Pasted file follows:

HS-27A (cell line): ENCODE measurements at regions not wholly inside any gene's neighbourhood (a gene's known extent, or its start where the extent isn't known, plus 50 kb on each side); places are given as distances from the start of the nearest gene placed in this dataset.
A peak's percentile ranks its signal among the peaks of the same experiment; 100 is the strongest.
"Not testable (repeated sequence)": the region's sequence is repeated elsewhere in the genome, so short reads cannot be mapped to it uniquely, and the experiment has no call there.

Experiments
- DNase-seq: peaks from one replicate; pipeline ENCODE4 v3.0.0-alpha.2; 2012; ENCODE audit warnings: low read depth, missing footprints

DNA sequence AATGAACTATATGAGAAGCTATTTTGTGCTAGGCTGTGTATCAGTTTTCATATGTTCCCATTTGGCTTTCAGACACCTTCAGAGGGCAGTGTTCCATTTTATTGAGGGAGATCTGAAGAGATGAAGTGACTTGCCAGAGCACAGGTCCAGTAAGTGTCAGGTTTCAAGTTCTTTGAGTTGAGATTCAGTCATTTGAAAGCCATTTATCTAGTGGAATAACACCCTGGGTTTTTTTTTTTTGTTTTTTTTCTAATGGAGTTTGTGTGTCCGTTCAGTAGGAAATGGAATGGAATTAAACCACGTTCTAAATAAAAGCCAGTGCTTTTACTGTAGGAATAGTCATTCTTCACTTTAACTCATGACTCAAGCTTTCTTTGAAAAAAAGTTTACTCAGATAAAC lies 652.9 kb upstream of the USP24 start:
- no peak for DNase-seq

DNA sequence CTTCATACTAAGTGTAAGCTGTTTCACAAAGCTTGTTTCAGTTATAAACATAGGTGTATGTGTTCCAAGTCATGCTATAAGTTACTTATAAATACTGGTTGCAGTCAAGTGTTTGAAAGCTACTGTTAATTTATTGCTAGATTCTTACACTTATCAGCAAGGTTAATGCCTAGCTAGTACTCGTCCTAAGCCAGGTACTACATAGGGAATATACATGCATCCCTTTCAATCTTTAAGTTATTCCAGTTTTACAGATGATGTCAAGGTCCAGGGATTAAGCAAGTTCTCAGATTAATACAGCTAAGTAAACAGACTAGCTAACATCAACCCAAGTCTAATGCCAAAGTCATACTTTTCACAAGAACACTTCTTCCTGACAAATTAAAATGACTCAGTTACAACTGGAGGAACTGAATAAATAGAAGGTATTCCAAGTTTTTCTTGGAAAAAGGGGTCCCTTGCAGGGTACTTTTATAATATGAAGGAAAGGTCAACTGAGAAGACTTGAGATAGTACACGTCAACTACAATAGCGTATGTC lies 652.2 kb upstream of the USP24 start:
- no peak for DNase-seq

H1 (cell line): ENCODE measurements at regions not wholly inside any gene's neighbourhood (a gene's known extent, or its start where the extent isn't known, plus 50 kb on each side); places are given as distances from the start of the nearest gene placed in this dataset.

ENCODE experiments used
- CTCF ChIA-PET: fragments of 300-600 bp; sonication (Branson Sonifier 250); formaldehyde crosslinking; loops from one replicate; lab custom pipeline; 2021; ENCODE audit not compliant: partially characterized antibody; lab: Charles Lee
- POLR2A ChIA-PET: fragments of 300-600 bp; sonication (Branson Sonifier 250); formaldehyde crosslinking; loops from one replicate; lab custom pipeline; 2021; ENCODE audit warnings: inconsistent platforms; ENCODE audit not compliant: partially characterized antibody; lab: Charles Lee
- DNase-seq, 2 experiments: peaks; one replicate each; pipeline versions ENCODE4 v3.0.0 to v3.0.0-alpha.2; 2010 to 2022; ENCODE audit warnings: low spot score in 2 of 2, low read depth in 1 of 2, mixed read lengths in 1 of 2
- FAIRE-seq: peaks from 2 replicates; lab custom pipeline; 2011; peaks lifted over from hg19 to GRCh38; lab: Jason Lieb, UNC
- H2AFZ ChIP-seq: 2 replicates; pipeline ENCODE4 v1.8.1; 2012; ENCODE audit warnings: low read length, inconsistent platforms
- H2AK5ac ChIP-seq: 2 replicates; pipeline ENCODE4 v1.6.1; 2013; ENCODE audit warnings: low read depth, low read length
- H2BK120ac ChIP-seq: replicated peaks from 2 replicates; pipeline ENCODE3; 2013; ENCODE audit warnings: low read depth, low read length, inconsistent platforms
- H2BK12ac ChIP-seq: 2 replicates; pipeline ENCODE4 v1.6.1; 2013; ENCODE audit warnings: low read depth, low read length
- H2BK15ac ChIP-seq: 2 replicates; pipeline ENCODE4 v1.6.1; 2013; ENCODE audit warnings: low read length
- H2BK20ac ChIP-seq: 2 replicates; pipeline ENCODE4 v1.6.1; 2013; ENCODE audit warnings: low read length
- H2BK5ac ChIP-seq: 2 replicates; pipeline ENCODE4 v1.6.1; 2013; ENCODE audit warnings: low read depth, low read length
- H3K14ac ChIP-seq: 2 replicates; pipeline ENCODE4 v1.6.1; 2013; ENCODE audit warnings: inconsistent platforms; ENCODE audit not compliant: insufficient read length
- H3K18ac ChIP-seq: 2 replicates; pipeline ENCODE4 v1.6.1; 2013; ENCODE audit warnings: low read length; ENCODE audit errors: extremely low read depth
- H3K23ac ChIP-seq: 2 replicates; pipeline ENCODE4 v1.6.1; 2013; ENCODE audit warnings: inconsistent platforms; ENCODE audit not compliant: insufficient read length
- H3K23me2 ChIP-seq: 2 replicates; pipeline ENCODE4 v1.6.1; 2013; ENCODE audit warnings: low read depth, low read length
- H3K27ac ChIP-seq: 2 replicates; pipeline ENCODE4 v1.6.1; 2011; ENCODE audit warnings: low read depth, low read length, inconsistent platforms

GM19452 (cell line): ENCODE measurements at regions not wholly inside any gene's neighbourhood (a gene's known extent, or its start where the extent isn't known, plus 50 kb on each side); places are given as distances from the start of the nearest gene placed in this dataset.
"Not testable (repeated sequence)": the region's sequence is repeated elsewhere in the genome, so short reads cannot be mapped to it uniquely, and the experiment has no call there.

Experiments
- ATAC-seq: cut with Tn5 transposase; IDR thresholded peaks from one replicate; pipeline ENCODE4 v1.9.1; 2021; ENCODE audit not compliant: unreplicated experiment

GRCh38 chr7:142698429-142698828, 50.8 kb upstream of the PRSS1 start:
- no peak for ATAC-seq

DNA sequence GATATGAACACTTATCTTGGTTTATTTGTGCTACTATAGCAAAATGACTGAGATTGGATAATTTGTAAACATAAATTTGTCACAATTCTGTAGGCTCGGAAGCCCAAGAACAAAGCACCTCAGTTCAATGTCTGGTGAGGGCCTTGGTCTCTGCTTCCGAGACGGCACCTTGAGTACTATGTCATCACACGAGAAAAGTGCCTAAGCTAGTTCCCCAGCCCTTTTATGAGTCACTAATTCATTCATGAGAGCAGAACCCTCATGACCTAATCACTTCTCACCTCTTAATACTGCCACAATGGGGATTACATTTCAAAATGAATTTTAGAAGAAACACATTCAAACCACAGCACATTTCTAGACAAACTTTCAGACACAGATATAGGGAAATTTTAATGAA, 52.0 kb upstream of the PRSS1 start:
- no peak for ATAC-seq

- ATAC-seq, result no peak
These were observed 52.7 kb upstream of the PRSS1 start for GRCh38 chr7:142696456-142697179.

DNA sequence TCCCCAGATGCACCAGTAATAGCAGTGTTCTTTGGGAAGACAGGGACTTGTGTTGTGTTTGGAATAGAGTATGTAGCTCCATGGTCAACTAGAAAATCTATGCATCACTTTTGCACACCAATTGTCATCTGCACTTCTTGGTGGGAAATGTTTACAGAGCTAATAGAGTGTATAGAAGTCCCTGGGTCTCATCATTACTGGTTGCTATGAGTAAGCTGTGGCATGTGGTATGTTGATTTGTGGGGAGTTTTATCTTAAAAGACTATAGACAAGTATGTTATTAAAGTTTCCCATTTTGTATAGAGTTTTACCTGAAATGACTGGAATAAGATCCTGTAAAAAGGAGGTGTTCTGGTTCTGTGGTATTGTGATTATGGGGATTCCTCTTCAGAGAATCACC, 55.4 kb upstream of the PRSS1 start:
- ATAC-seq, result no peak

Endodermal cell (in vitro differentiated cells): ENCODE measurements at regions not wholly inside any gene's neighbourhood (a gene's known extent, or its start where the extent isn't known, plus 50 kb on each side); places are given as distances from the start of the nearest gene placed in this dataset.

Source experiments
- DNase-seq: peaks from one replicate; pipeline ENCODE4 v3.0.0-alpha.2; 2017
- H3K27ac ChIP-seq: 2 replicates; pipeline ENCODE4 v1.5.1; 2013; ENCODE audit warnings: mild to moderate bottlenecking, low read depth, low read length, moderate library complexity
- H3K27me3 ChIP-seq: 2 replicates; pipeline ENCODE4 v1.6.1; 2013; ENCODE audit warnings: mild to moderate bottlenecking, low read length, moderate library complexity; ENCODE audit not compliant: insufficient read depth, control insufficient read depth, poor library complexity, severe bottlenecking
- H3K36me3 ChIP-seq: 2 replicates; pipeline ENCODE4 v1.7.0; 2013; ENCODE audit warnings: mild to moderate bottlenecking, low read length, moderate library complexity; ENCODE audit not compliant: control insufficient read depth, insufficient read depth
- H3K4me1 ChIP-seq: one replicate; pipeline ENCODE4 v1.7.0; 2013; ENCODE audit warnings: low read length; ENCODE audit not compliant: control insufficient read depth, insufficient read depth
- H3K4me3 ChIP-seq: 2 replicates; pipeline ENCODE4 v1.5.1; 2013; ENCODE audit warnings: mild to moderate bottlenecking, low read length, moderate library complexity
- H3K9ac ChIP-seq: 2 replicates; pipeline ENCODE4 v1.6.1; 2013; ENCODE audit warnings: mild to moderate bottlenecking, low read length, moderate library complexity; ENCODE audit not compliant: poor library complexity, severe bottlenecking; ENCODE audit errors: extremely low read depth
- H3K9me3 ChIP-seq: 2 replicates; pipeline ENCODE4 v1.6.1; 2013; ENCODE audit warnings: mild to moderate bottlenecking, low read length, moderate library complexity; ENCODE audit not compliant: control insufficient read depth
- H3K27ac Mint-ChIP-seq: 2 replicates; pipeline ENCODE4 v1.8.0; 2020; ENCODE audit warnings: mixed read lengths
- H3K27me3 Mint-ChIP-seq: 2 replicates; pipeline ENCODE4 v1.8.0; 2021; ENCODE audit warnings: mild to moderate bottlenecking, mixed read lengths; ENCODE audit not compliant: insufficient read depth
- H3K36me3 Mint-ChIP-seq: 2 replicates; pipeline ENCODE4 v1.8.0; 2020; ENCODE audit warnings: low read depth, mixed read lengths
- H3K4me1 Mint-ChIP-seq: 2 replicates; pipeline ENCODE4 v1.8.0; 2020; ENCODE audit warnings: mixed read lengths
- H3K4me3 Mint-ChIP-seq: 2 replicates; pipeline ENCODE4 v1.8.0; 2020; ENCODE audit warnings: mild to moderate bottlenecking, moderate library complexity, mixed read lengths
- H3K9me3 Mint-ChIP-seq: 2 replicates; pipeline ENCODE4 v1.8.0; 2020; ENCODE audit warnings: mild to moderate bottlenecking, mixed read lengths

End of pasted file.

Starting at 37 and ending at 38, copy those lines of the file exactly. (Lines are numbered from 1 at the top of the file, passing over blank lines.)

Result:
These were observed 52.7 kb upstream of the PRSS1 start for GRCh38 chr7:142696456-142697179.

DNA sequence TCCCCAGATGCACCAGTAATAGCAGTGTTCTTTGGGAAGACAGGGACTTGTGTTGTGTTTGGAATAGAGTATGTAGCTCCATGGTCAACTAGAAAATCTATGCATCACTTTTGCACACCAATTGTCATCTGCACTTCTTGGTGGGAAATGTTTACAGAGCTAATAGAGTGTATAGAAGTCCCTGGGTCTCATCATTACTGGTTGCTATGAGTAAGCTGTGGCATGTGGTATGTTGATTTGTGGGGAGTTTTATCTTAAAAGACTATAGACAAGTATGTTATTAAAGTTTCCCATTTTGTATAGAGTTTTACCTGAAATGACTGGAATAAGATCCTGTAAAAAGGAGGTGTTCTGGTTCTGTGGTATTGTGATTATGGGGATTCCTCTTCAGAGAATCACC, 55.4 kb upstream of the PRSS1 start: